Dr. Horrible and How to Be a Villain
But how did young Billy, as he had previously been known, reach such lofty heights? How does any evil wannabe, for that matter? In 2003, freelance writer Neil Zawacki attempted to answer that question in his humorous, tongue-in-cheek book, How to Be a Villain: Evil Laughs, Secret Lairs, Master Plans, and More (Chronicle Books). Accompanied by skilled illustrator James Dignan, whose drawings have appeared in the New Yorker and Wall Street Journal, Zawacki put together a step-by-step guide on how to achieve the level of evil success that Dr. Horrible himself reached a half decade later. Although Dr. Horrible’s Sing-Along Blog is the original creation of television producer Joss Whedon and members of his immediate family and has no connection to How to Be a Villain, it is still worthwhile to explore the rise of Dr. Horrible through the strategies and guidelines advocated by Zawacki.
“Getting Started: Broadcast your evil plans on public access television.”
While public access may have been in vogue amongst budding supervillains in 2003, the world had definitely changed a mere five years later thanks to the increasing technological advances of the Internet and the rise of blogging. The word “world,” after all, is in the phrase World Wide Web for a reason and it is no wonder that Dr. Horrible chose the video blog medium to broadcast his evil plans—as well as answer viewer e-mails—instead of relying on the less potent vehicle of public access television. Although he may have reached a larger audience, however, Dr. Horrible also discovers the negative effects of revealing his agenda in such detail to the world-at-large. “I need to be a little bit more careful about what I say on this blog,” he acknowledges in one of his entries. “Apparently the LAPD and Captain Hammer are among our viewers. They were waiting for me at the mayor’s dedication of the Superheroes Memorial Bridge. Captain Hammer threw a car at my head.”
“There are a number of excellent ways to enhance your evil persona, from feigning a foreign accent to exaggerating a physical defect or tick to cultivating a clannish following among teenagers. However, the most essential skill by far is an evil laugh.”
This is one piece of advice that Dr. Horrible obviously took to heart as Dr. Horrible’s Sing-Along Blog opens with the future member of the Evil League of Evil demonstrating his vocal skills when it comes to the art of villainess laughter. “A lot of guys ignore the laugh and that’s about standards,” he tells his online following. “If you’re going to get into the Evil League of Evil you have to have a memorable laugh. You think Bad Horse didn’t work on his whiney?”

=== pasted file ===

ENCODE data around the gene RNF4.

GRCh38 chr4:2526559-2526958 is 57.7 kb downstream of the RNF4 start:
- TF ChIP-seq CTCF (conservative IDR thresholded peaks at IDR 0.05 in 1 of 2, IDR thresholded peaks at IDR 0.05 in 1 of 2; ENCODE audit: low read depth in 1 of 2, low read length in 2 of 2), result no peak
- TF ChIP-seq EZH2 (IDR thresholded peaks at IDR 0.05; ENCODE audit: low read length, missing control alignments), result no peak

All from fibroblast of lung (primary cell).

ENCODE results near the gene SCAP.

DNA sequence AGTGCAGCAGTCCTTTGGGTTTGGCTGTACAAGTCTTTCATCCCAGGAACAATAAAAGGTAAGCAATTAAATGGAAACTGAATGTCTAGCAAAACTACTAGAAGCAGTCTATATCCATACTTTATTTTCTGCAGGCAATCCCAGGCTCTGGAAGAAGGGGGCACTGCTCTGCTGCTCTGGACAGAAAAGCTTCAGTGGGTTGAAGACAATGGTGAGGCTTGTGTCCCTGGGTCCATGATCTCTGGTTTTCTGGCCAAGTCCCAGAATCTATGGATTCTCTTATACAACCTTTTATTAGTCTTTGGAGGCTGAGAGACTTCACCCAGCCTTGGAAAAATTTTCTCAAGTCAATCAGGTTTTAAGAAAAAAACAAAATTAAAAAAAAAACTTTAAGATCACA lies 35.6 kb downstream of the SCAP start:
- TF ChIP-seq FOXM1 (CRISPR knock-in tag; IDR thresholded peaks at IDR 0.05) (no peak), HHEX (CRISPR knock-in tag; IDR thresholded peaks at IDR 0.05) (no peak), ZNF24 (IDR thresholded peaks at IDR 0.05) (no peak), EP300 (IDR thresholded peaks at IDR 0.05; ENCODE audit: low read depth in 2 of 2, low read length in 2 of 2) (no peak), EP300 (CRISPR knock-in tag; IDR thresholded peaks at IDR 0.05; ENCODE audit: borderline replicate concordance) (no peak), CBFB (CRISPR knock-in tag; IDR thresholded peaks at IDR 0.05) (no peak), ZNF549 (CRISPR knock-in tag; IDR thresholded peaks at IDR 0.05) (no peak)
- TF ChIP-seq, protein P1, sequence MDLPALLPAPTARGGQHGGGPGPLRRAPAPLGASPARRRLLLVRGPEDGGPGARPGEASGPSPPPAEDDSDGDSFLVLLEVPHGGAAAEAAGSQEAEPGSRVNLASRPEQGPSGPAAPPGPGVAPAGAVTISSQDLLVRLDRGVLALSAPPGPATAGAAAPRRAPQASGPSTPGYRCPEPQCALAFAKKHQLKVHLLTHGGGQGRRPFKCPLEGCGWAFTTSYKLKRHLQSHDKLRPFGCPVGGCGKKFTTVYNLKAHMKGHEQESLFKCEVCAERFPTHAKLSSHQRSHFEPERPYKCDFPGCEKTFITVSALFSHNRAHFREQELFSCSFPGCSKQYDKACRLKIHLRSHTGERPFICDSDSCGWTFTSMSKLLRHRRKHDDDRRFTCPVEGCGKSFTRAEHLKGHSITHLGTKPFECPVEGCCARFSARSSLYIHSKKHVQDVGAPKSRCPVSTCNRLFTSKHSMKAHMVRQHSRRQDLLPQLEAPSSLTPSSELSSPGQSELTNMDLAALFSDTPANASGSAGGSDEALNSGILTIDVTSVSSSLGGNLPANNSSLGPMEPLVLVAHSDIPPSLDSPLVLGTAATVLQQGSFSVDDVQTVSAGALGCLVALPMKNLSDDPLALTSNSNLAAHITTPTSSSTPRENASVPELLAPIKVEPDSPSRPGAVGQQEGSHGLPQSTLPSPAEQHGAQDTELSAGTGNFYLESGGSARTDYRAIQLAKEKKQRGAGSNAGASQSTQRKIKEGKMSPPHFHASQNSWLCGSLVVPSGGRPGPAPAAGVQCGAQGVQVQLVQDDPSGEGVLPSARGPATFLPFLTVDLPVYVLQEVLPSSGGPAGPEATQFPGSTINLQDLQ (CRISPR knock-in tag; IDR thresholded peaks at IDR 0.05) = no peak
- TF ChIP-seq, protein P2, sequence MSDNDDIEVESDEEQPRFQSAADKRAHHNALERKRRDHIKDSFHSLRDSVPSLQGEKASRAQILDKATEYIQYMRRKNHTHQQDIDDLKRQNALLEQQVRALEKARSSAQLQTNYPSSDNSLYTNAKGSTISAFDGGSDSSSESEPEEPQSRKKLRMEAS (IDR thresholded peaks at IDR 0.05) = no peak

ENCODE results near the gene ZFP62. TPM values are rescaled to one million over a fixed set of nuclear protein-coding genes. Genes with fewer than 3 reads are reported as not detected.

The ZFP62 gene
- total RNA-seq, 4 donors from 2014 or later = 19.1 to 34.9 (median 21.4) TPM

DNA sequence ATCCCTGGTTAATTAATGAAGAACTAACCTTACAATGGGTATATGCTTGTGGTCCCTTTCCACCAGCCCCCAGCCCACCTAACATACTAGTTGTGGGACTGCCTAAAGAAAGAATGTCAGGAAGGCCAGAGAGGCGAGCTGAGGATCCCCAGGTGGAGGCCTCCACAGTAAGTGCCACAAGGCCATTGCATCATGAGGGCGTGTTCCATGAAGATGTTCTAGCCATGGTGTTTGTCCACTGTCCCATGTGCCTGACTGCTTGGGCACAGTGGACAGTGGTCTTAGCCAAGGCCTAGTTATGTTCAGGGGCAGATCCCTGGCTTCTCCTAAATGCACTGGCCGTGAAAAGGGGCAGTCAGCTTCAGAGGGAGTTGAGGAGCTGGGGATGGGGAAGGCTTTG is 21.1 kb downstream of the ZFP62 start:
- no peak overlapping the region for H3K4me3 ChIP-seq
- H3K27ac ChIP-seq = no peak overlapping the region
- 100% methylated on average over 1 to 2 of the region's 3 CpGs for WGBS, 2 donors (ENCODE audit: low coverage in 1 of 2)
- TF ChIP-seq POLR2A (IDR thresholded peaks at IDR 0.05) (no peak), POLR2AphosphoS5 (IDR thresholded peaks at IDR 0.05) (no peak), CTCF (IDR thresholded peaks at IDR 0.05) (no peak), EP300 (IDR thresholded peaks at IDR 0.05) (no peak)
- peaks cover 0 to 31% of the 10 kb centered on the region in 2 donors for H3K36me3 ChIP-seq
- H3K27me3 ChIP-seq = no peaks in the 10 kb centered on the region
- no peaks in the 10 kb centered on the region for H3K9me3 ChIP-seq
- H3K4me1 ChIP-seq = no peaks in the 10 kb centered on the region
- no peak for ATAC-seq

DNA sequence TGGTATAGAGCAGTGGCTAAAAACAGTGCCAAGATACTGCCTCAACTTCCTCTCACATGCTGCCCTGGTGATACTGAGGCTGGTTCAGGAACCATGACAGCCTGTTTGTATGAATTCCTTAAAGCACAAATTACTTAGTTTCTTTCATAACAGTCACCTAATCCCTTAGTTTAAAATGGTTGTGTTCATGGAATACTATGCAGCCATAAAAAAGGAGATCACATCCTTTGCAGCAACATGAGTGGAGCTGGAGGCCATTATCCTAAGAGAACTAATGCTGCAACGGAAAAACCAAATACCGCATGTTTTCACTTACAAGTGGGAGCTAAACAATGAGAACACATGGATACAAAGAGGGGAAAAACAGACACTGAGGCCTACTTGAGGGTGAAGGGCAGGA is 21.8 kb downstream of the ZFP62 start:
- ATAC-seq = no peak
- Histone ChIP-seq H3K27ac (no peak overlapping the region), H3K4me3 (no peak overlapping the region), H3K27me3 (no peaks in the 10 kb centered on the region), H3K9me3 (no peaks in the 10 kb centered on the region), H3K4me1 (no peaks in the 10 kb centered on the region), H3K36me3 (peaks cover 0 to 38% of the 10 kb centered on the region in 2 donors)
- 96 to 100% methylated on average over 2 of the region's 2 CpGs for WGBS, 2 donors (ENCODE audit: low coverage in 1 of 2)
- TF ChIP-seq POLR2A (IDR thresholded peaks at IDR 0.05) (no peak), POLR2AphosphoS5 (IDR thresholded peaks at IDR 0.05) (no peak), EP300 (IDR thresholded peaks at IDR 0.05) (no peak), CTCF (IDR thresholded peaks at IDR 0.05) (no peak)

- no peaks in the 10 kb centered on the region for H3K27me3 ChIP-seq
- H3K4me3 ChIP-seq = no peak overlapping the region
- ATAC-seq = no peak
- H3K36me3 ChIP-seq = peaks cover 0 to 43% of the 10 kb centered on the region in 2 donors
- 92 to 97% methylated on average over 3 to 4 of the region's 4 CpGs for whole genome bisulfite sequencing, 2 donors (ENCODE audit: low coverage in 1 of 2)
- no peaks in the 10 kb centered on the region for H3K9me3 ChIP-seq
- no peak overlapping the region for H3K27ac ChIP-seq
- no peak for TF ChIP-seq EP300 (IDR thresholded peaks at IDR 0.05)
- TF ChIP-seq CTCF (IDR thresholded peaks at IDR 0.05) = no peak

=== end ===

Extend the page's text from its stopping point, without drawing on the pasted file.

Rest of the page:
“To get your evil career launched with flair, you’ll want to choose an evil name for yourself. A good one is memorable, pithy and conjures up images of endless torment.”
The reasons for Billy choosing the name “Dr. Horrible” as his evil moniker are unknown but no doubt relate to his high level of intelligence and love for scientific experiments. His lair, after all, is a conglomeration of test tubes and Bunsen Burners that the aspiring supervillain uses to concoct his many inventions. The name also has the added benefit of spawning a trademark catch phrase, another “must have” for any potential villain—“I hold a PhD in horribleness.”
“Mad science has never gone out of style among the intellectually gifted and socially awkward. Its practitioners, primarily introverts, are in a unique position to rain down unimaginable terror on the world at large.”
Neil Zawacki lists numerous careers that future villains should consider as a vocation—including “night manager of a deserted warehouse,” “voodoo princess” and “telemarketer”—but if there ever was an occupation suited for the lead character of Dr. Horrible’s Sing-Along Blog, it is the classic profession of “mad scientist.” Not only is Dr. Horrible a genuine genius who likes to play with test tubes and build ray guns, but he also fits the description of “socially awkward” as well. It turns out that Billy, the real-life persona of alter-ego Dr. Horrible, has a crush on a girl at the local laundromat named Penny but cannot seem to muster the courage to speak with her. He even daydreams of singing that he “likes her hair” but changes the words to “likes the air” when she overhears him. Billy is also more apt at stalking Penny, like when she goes out on a date with Captain Hammer and the would-be supervillain hides behind both large bushes and fake mustaches in order to keep an eye on them.